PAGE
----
Joseph Stalin

Winston Churchill

Charles De Gaulle

The awesome results of that fear and stupidity were:

22 million persons - killed

34 million persons - wounded

142 thousands Americans - captured

$240 billion in property - damaged at a cost exceeding $1 trillion,


The legacy of World War II (by fear and stupidity) left to our children was a National debt exceeding $250 billion, a debt that may not be paid during this century.

Thank God we have a president and administration that understands the Russians. They will soon learn to understand the Japanese. No one will ever understand the Middle East.


A Aguinaldo, Gen. Emilio, 37-39

Aldridge, Col., 104

Allen, Dr, Beulah, 13-18

Allen, Lt. Col. Henderson, 13

Aparri, 16-18, 40

Armstrong, Gen. George, 110-113

Arnold, Cape Robert, 29-30

Atom Bomb, 107-116

Atrocities, Japanese, 47, 73-76

Australia, 34

B Babcock, Col., 72

Baguio, Summer Capital, 10-19

Bahrenberg, Maj. James, 7

Balsam, Col., 104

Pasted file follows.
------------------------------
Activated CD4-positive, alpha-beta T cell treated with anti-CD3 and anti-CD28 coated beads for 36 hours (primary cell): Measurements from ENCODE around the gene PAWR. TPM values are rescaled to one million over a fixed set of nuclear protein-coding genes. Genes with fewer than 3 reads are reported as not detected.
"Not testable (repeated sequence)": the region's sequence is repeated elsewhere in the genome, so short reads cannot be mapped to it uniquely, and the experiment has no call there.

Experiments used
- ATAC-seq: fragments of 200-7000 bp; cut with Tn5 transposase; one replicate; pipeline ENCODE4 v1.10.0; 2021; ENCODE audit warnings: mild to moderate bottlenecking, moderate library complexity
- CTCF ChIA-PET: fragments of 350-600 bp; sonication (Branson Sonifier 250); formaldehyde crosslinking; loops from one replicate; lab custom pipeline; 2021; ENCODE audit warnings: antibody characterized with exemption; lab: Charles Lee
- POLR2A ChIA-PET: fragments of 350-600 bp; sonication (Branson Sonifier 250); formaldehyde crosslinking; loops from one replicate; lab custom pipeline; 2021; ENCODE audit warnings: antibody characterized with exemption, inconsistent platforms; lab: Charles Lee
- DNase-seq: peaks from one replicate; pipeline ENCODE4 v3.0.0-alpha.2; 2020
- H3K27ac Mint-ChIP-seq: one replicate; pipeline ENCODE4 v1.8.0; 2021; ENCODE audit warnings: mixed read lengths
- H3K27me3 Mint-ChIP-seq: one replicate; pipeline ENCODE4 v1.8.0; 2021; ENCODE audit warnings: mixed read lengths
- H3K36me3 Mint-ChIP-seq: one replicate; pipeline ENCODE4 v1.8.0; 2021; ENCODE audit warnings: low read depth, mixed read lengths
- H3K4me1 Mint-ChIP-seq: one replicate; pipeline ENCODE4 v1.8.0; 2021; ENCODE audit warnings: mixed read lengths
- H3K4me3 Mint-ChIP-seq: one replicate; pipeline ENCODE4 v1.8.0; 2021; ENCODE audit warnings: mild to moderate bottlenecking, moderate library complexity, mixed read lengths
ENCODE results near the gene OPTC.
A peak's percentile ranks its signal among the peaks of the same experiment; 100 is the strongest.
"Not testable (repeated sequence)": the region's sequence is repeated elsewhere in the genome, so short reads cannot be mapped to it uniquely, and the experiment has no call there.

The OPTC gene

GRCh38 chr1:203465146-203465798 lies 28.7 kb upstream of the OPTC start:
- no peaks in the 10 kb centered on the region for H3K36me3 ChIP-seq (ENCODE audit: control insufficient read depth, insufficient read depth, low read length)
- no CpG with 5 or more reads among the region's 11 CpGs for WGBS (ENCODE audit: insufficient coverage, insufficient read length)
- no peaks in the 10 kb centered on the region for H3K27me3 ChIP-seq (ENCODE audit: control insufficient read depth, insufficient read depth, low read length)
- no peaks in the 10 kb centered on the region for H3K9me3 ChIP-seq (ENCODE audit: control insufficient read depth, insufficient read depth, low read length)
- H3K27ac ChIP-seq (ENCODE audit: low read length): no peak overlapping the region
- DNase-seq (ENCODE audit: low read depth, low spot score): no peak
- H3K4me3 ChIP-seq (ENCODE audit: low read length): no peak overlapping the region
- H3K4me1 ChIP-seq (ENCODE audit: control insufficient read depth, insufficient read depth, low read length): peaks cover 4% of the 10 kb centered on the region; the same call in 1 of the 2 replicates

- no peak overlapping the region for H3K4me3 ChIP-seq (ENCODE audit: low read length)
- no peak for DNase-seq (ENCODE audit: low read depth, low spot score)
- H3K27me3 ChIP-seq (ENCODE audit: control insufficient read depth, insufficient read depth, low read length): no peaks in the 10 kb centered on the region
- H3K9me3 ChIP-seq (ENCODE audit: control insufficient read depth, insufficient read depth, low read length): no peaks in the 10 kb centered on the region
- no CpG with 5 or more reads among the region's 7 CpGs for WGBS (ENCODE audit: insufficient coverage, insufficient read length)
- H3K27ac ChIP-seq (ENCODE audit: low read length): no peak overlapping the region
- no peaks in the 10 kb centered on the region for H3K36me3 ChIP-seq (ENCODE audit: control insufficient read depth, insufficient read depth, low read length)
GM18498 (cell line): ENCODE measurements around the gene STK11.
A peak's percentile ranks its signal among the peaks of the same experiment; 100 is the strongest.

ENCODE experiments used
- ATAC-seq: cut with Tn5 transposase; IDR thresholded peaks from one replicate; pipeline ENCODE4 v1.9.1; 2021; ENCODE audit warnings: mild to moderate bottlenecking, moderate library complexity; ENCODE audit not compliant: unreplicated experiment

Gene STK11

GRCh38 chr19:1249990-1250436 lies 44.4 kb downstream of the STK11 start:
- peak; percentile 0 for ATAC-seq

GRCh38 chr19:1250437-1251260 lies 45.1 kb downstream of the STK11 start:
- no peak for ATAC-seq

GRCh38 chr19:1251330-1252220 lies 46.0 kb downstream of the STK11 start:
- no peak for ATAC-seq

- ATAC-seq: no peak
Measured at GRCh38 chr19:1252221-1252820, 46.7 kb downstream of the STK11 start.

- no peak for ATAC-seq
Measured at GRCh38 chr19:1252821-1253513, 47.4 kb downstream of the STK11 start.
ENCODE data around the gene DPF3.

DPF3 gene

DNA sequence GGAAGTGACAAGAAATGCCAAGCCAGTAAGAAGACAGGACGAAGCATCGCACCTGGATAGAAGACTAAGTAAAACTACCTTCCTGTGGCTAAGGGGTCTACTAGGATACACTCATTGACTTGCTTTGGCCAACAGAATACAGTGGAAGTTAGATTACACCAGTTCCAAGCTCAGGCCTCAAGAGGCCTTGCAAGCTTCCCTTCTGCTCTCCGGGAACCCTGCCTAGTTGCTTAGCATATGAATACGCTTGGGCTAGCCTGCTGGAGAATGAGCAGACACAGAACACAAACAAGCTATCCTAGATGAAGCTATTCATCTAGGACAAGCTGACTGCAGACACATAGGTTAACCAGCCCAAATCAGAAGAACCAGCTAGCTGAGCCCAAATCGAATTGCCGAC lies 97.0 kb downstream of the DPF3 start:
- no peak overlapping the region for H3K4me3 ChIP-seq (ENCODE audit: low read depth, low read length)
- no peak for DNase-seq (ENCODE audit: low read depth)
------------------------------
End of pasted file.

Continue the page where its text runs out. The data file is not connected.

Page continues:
Balete Pass, 22, 32-35, 118

Bambang, 28-42

Bataan, 7-28, 34-43, 119, 122

Bauer, Louie, 71

Beall, Gen. John, 3, 120-121

Becher, Wes, Sgt., 71

Beebe, Gen., 104

Beecher, Col., 49, 81-90

Bell, Don, Radio KZRH, 10

Beriberi, 49, 56-60

Berry, Maj. Wilbur, 7

Bertz, Maj. Wesley, 7

Bilibid Prison, 6, 41, 69-89

Bliss, Gen. Raymond, 117

Borneman, Maj. John, 63-64, 72

Boone, Maj. John, 67

Boothe, Eddie, 70-71

Boynton, Col. "Pappy", 115

Bluemel, Gen. Clifford, 104

Bradley, Capt. Ruby, ANC, 12-22

Brazil Maru, 42-96

Brownlee, Bill, 74

Britain, 14-15

Brown, Maj. Ralph, 72

Brougher, Gen. Wm., 104-119

Buddy System, 94, 102

Burma Road, 110

Burrell, Bill, 71

C Cabanatuan Cats (Band), 70-71

Cabanatuan City, 23, 60-67

Cabanatuan Camp (POW), 6, 42-78, 113

Cagayan Valley, 28-39, 41

Camp O'Donnell, 51-53

Cargadors, 28

Carberry, Chap. Richard, 63

Casiguran, 34-36

Cavender, Maj. Howard, 72

Cavalry, 26th, 29, 118

Cavite, 13, 23, 116, 123

Cebu, 76

Cemetery (Group IV), 53-73

Chamberlain, Lt. George, 103

Chambers, Lt. Beatrice 12-22

Chapels, 50-63

Chase, Gen. Wm., 81-82

Childers, Cape Don, 71-72

Chloa, 4, 14, 19-20, 36, 74, 103-110

Churchill, Sir Winston, 14, 124

Clark Field, 12-23, 116-117, 122

Cleveland, Cape Arthur, 64

Cooper, Col. Wibb, 16, 104

Costello, John, 18

Cothran, Maj. Wade. 97-100

Craig, Lt. Col. Riney, 25-43, 95

Corregidor, 22-26, 30-41, 51,122


Dagupan,. 19, 82

Day, Capt. Morris, 64

"Day of Infamy," 18

Dawson, Rev. Wm., 64

DEATH MARCH 41-53, 76

Deficiencies, 39, 115

DeMaio, Charles (WOP), 67

Dibulwan, 30

Donald, Maj. Sam, 63

Drake, Gen. CC, 104

Duffy, Chap., 63

Dugan, Chap., 63

Dunkirk, 14

Dutch East Indies, 56-58


Echague, 29-36, 38-39, 42